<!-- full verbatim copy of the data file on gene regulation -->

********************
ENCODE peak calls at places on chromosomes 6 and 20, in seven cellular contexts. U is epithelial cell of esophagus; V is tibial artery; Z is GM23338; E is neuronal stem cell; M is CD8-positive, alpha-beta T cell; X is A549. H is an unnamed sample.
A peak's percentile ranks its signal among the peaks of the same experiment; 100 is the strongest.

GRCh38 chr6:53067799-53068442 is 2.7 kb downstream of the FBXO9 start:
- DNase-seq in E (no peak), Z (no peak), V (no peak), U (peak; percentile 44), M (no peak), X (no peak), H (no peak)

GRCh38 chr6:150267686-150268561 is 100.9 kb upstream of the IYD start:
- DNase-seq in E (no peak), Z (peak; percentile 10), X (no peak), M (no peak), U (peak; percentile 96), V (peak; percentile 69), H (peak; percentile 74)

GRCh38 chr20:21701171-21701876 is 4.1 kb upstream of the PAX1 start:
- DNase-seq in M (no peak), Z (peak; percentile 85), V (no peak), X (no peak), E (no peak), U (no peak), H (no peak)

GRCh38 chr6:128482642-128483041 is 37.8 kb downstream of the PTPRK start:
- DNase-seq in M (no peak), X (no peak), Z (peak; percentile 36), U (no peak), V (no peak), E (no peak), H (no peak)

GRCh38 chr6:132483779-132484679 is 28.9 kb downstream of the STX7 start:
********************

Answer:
ENCODE peak calls at places on chromosomes 6 and 20, in seven cellular contexts. U is epithelial cell of esophagus; V is tibial artery; Z is GM23338; E is neuronal stem cell; M is CD8-positive, alpha-beta T cell; X is A549. H is an unnamed sample.
A peak's percentile ranks its signal among the peaks of the same experiment; 100 is the strongest.

GRCh38 chr6:53067799-53068442 is 2.7 kb downstream of the FBXO9 start:
- DNase-seq in E (no peak), Z (no peak), V (no peak), U (peak; percentile 44), M (no peak), X (no peak), H (no peak)

GRCh38 chr6:150267686-150268561 is 100.9 kb upstream of the IYD start:
- DNase-seq in E (no peak), Z (peak; percentile 10), X (no peak), M (no peak), U (peak; percentile 96), V (peak; percentile 69), H (peak; percentile 74)

GRCh38 chr20:21701171-21701876 is 4.1 kb upstream of the PAX1 start:
- DNase-seq in M (no peak), Z (peak; percentile 85), V (no peak), X (no peak), E (no peak), U (no peak), H (no peak)

GRCh38 chr6:128482642-128483041 is 37.8 kb downstream of the PTPRK start:
- DNase-seq in M (no peak), X (no peak), Z (peak; percentile 36), U (no peak), V (no peak), E (no peak), H (no peak)

GRCh38 chr6:132483779-132484679 is 28.9 kb downstream of the STX7 start: